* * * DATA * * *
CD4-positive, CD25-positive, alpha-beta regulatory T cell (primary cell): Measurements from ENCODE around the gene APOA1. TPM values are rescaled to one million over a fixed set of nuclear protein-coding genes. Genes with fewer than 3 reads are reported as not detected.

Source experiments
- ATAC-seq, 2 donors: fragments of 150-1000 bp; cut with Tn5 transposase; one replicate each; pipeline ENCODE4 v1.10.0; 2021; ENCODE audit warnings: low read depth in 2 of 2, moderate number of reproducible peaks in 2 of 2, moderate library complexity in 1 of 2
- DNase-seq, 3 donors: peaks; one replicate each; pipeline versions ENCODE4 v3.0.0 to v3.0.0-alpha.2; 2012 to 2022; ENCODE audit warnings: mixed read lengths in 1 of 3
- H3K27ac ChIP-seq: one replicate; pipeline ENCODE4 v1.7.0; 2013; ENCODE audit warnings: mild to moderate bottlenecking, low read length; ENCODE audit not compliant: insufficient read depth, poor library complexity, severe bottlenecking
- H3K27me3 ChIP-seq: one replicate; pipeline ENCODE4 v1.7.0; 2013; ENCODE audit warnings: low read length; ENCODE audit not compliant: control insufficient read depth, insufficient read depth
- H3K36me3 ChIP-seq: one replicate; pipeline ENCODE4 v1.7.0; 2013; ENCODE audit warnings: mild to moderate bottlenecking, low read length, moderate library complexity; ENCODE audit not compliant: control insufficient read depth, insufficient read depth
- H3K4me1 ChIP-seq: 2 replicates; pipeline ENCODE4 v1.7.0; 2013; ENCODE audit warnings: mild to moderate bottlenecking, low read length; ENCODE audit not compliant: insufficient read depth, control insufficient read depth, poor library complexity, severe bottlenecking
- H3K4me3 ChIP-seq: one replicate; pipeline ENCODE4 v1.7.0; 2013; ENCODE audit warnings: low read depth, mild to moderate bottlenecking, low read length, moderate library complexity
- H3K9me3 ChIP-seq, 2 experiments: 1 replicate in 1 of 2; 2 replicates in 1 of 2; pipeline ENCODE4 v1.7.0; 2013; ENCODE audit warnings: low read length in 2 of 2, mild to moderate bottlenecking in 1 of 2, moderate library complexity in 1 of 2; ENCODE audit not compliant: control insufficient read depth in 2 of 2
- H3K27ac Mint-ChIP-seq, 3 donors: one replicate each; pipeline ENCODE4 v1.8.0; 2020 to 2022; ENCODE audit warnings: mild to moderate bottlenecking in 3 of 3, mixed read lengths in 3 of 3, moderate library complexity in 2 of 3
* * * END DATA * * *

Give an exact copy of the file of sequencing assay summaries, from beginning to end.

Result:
CD4-positive, CD25-positive, alpha-beta regulatory T cell (primary cell): Measurements from ENCODE around the gene APOA1. TPM values are rescaled to one million over a fixed set of nuclear protein-coding genes. Genes with fewer than 3 reads are reported as not detected.

Source experiments
- ATAC-seq, 2 donors: fragments of 150-1000 bp; cut with Tn5 transposase; one replicate each; pipeline ENCODE4 v1.10.0; 2021; ENCODE audit warnings: low read depth in 2 of 2, moderate number of reproducible peaks in 2 of 2, moderate library complexity in 1 of 2
- DNase-seq, 3 donors: peaks; one replicate each; pipeline versions ENCODE4 v3.0.0 to v3.0.0-alpha.2; 2012 to 2022; ENCODE audit warnings: mixed read lengths in 1 of 3
- H3K27ac ChIP-seq: one replicate; pipeline ENCODE4 v1.7.0; 2013; ENCODE audit warnings: mild to moderate bottlenecking, low read length; ENCODE audit not compliant: insufficient read depth, poor library complexity, severe bottlenecking
- H3K27me3 ChIP-seq: one replicate; pipeline ENCODE4 v1.7.0; 2013; ENCODE audit warnings: low read length; ENCODE audit not compliant: control insufficient read depth, insufficient read depth
- H3K36me3 ChIP-seq: one replicate; pipeline ENCODE4 v1.7.0; 2013; ENCODE audit warnings: mild to moderate bottlenecking, low read length, moderate library complexity; ENCODE audit not compliant: control insufficient read depth, insufficient read depth
- H3K4me1 ChIP-seq: 2 replicates; pipeline ENCODE4 v1.7.0; 2013; ENCODE audit warnings: mild to moderate bottlenecking, low read length; ENCODE audit not compliant: insufficient read depth, control insufficient read depth, poor library complexity, severe bottlenecking
- H3K4me3 ChIP-seq: one replicate; pipeline ENCODE4 v1.7.0; 2013; ENCODE audit warnings: low read depth, mild to moderate bottlenecking, low read length, moderate library complexity
- H3K9me3 ChIP-seq, 2 experiments: 1 replicate in 1 of 2; 2 replicates in 1 of 2; pipeline ENCODE4 v1.7.0; 2013; ENCODE audit warnings: low read length in 2 of 2, mild to moderate bottlenecking in 1 of 2, moderate library complexity in 1 of 2; ENCODE audit not compliant: control insufficient read depth in 2 of 2
- H3K27ac Mint-ChIP-seq, 3 donors: one replicate each; pipeline ENCODE4 v1.8.0; 2020 to 2022; ENCODE audit warnings: mild to moderate bottlenecking in 3 of 3, mixed read lengths in 3 of 3, moderate library complexity in 2 of 3